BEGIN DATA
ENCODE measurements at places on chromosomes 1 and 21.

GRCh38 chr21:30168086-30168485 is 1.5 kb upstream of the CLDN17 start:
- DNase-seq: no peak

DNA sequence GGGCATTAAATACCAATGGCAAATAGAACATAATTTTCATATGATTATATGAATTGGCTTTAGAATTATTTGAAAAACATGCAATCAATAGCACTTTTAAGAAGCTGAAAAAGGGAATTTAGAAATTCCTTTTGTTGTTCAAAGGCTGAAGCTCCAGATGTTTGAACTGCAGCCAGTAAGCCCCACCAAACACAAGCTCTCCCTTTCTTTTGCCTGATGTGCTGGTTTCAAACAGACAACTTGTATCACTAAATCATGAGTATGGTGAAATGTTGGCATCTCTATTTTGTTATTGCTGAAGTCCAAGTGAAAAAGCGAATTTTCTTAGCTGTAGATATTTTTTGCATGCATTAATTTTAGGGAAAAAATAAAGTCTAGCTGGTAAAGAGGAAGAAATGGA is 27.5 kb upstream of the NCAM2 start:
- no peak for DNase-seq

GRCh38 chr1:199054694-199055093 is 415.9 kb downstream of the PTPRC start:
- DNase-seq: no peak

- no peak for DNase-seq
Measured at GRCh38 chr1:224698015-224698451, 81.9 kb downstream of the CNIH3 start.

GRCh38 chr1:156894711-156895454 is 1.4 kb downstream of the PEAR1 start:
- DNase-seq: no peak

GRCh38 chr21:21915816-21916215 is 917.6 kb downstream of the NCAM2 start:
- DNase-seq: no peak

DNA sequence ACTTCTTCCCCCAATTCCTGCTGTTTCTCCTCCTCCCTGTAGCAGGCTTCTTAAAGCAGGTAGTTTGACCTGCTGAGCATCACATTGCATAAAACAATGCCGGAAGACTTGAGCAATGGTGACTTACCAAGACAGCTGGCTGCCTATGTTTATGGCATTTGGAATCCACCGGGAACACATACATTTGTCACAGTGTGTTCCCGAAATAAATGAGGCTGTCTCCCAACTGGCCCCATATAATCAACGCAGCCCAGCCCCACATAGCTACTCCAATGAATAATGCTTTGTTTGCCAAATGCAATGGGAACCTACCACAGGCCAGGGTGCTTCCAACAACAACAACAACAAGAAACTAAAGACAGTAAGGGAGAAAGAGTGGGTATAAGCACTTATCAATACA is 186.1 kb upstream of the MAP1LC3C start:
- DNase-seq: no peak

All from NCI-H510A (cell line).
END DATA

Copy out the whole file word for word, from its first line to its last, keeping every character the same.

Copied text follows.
ENCODE measurements at places on chromosomes 1 and 21.

GRCh38 chr21:30168086-30168485 is 1.5 kb upstream of the CLDN17 start:
- DNase-seq: no peak

DNA sequence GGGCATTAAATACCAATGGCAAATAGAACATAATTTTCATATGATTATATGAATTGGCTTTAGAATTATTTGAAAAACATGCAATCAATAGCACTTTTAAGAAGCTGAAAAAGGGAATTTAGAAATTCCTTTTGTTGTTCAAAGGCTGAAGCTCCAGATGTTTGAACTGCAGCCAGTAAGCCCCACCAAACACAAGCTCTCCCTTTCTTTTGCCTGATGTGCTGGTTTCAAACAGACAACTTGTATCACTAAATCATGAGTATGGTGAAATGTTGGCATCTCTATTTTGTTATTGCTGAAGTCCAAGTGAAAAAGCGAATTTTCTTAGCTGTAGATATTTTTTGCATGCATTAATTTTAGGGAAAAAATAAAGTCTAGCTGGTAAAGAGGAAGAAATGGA is 27.5 kb upstream of the NCAM2 start:
- no peak for DNase-seq

GRCh38 chr1:199054694-199055093 is 415.9 kb downstream of the PTPRC start:
- DNase-seq: no peak

- no peak for DNase-seq
Measured at GRCh38 chr1:224698015-224698451, 81.9 kb downstream of the CNIH3 start.

GRCh38 chr1:156894711-156895454 is 1.4 kb downstream of the PEAR1 start:
- DNase-seq: no peak

GRCh38 chr21:21915816-21916215 is 917.6 kb downstream of the NCAM2 start:
- DNase-seq: no peak

DNA sequence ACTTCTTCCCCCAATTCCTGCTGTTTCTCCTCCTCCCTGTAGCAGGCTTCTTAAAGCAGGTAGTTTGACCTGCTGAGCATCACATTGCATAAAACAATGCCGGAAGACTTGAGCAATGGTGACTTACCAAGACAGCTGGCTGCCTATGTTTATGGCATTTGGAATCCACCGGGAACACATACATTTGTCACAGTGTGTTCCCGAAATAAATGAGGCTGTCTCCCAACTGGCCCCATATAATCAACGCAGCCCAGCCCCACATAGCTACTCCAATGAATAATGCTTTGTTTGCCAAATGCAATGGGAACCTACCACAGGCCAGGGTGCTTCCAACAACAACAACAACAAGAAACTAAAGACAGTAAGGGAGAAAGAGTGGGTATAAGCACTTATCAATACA is 186.1 kb upstream of the MAP1LC3C start:
- DNase-seq: no peak

All from NCI-H510A (cell line).